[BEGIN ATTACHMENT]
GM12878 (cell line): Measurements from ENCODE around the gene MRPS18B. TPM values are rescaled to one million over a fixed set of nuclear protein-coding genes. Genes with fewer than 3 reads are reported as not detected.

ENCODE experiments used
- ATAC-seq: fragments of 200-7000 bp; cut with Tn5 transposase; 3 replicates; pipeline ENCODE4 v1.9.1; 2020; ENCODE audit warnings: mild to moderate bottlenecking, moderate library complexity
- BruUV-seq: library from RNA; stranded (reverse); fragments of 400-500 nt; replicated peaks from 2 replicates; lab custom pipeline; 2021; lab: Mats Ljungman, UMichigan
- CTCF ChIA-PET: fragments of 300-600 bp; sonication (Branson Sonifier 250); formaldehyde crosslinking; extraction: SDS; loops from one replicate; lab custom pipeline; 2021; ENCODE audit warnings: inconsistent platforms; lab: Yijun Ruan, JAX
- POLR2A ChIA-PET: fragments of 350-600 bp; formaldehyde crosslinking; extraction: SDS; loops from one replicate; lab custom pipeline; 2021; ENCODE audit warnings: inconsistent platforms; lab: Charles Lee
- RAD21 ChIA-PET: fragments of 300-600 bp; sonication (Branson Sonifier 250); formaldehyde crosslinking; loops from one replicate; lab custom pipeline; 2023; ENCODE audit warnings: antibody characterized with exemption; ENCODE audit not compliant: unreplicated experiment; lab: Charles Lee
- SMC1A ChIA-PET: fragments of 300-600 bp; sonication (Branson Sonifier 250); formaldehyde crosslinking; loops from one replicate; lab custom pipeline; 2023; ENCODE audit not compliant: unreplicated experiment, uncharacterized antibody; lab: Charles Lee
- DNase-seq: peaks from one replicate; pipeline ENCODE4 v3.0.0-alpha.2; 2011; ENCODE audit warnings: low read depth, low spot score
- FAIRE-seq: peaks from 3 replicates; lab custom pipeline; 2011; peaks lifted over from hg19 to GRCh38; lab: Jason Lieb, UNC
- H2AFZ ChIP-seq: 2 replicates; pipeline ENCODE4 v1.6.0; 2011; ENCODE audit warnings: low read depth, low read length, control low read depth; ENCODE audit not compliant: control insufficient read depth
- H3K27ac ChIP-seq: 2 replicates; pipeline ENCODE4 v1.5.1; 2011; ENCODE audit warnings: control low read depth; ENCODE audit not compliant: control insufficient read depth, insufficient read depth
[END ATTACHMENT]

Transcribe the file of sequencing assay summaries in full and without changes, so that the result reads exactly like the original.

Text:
GM12878 (cell line): Measurements from ENCODE around the gene MRPS18B. TPM values are rescaled to one million over a fixed set of nuclear protein-coding genes. Genes with fewer than 3 reads are reported as not detected.

ENCODE experiments used
- ATAC-seq: fragments of 200-7000 bp; cut with Tn5 transposase; 3 replicates; pipeline ENCODE4 v1.9.1; 2020; ENCODE audit warnings: mild to moderate bottlenecking, moderate library complexity
- BruUV-seq: library from RNA; stranded (reverse); fragments of 400-500 nt; replicated peaks from 2 replicates; lab custom pipeline; 2021; lab: Mats Ljungman, UMichigan
- CTCF ChIA-PET: fragments of 300-600 bp; sonication (Branson Sonifier 250); formaldehyde crosslinking; extraction: SDS; loops from one replicate; lab custom pipeline; 2021; ENCODE audit warnings: inconsistent platforms; lab: Yijun Ruan, JAX
- POLR2A ChIA-PET: fragments of 350-600 bp; formaldehyde crosslinking; extraction: SDS; loops from one replicate; lab custom pipeline; 2021; ENCODE audit warnings: inconsistent platforms; lab: Charles Lee
- RAD21 ChIA-PET: fragments of 300-600 bp; sonication (Branson Sonifier 250); formaldehyde crosslinking; loops from one replicate; lab custom pipeline; 2023; ENCODE audit warnings: antibody characterized with exemption; ENCODE audit not compliant: unreplicated experiment; lab: Charles Lee
- SMC1A ChIA-PET: fragments of 300-600 bp; sonication (Branson Sonifier 250); formaldehyde crosslinking; loops from one replicate; lab custom pipeline; 2023; ENCODE audit not compliant: unreplicated experiment, uncharacterized antibody; lab: Charles Lee
- DNase-seq: peaks from one replicate; pipeline ENCODE4 v3.0.0-alpha.2; 2011; ENCODE audit warnings: low read depth, low spot score
- FAIRE-seq: peaks from 3 replicates; lab custom pipeline; 2011; peaks lifted over from hg19 to GRCh38; lab: Jason Lieb, UNC
- H2AFZ ChIP-seq: 2 replicates; pipeline ENCODE4 v1.6.0; 2011; ENCODE audit warnings: low read depth, low read length, control low read depth; ENCODE audit not compliant: control insufficient read depth
- H3K27ac ChIP-seq: 2 replicates; pipeline ENCODE4 v1.5.1; 2011; ENCODE audit warnings: control low read depth; ENCODE audit not compliant: control insufficient read depth, insufficient read depth